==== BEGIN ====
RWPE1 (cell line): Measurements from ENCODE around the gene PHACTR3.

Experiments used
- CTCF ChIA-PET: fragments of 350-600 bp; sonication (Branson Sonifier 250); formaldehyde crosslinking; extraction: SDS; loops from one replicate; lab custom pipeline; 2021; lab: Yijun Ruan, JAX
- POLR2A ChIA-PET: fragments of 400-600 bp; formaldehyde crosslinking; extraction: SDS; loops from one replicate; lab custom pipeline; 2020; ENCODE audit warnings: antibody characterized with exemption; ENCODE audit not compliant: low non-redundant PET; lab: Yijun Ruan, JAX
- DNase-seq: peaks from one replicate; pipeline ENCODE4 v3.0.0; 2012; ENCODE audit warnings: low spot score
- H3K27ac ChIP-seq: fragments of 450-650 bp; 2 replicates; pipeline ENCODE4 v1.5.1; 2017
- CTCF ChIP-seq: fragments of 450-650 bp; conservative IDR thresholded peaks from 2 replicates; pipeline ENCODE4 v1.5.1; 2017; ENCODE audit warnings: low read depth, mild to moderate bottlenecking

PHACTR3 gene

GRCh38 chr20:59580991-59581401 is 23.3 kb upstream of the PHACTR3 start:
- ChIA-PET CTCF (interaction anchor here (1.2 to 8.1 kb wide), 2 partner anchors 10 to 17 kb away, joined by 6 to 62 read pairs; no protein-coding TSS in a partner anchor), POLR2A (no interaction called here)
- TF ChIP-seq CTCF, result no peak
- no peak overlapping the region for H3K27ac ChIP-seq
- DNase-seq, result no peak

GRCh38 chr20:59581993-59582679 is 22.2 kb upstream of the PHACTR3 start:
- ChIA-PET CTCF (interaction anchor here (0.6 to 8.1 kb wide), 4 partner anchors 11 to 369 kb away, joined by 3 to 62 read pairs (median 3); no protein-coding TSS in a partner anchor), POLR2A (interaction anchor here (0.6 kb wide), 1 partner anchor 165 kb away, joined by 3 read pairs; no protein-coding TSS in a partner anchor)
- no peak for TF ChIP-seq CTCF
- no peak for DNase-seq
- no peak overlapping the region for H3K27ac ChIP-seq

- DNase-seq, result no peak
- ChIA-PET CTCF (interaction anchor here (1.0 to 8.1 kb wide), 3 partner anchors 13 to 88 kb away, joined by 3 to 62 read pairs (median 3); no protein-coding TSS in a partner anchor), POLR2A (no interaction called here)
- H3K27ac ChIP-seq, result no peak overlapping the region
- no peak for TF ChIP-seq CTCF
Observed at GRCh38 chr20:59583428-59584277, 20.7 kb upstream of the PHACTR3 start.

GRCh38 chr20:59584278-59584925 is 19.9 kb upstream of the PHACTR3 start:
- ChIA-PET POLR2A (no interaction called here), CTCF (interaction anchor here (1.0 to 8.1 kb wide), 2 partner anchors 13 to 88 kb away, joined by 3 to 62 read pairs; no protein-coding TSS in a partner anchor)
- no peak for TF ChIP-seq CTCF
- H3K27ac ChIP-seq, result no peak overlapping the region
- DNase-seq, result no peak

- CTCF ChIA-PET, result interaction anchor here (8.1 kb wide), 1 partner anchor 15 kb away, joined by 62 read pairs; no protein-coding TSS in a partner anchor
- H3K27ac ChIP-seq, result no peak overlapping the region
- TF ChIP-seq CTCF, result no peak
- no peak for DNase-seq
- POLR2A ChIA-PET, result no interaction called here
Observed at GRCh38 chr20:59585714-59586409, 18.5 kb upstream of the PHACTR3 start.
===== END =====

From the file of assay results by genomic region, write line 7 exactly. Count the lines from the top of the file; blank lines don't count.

- CTCF ChIP-seq: fragments of 450-650 bp; conservative IDR thresholded peaks from 2 replicates; pipeline ENCODE4 v1.5.1; 2017; ENCODE audit warnings: low read depth, mild to moderate bottlenecking